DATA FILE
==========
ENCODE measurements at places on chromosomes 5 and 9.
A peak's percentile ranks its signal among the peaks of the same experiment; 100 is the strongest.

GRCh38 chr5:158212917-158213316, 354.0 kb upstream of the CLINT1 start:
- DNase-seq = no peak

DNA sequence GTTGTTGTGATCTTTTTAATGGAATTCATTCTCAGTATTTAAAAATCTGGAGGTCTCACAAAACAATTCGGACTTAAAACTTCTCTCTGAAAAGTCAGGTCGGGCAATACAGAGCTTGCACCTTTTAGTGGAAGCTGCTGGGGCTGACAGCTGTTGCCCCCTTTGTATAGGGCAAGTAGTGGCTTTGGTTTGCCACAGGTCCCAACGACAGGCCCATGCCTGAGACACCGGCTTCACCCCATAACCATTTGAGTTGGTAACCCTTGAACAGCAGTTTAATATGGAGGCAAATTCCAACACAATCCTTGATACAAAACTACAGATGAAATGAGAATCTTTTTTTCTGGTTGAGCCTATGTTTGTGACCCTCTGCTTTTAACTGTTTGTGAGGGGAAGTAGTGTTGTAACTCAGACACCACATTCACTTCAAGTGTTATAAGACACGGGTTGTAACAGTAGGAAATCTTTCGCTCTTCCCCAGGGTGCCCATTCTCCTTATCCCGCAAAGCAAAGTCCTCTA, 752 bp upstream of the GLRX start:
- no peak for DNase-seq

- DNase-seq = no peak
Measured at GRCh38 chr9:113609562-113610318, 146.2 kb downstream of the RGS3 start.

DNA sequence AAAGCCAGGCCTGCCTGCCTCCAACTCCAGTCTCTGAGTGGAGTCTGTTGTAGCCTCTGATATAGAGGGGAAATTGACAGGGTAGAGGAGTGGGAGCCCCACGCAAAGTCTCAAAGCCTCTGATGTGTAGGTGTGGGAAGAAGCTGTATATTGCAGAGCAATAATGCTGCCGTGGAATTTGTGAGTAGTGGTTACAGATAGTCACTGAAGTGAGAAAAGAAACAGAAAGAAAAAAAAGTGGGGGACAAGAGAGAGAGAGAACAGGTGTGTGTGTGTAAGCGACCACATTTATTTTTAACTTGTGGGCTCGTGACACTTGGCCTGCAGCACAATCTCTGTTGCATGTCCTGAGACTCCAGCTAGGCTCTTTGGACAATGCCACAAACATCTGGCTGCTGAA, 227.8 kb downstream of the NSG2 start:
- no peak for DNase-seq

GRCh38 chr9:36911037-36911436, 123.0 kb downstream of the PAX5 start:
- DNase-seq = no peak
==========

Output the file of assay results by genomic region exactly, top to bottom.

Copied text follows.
ENCODE measurements at places on chromosomes 5 and 9.
A peak's percentile ranks its signal among the peaks of the same experiment; 100 is the strongest.

GRCh38 chr5:158212917-158213316, 354.0 kb upstream of the CLINT1 start:
- DNase-seq = no peak

DNA sequence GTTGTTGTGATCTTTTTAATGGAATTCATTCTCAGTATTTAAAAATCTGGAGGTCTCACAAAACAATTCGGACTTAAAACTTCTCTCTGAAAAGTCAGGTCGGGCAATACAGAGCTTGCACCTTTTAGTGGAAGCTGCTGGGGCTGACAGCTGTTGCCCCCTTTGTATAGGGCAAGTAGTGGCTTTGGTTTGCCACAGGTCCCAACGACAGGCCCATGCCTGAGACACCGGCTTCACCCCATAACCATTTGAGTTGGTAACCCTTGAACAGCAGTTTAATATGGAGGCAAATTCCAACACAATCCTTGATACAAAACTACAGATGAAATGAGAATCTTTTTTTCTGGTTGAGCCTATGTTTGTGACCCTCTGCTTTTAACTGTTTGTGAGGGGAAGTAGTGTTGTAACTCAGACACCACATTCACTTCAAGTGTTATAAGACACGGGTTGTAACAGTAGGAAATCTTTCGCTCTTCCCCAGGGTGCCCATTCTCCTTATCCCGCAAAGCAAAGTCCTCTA, 752 bp upstream of the GLRX start:
- no peak for DNase-seq

- DNase-seq = no peak
Measured at GRCh38 chr9:113609562-113610318, 146.2 kb downstream of the RGS3 start.

DNA sequence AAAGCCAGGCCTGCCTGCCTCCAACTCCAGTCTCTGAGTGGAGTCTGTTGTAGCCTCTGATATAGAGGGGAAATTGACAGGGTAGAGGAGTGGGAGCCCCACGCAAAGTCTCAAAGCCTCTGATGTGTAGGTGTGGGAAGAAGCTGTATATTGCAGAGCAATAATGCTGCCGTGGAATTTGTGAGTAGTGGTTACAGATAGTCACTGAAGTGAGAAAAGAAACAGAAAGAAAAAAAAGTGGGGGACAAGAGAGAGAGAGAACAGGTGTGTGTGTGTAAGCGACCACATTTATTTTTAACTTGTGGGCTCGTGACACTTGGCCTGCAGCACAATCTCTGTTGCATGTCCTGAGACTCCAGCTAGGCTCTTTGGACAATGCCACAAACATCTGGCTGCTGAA, 227.8 kb downstream of the NSG2 start:
- no peak for DNase-seq

GRCh38 chr9:36911037-36911436, 123.0 kb downstream of the PAX5 start:
- DNase-seq = no peak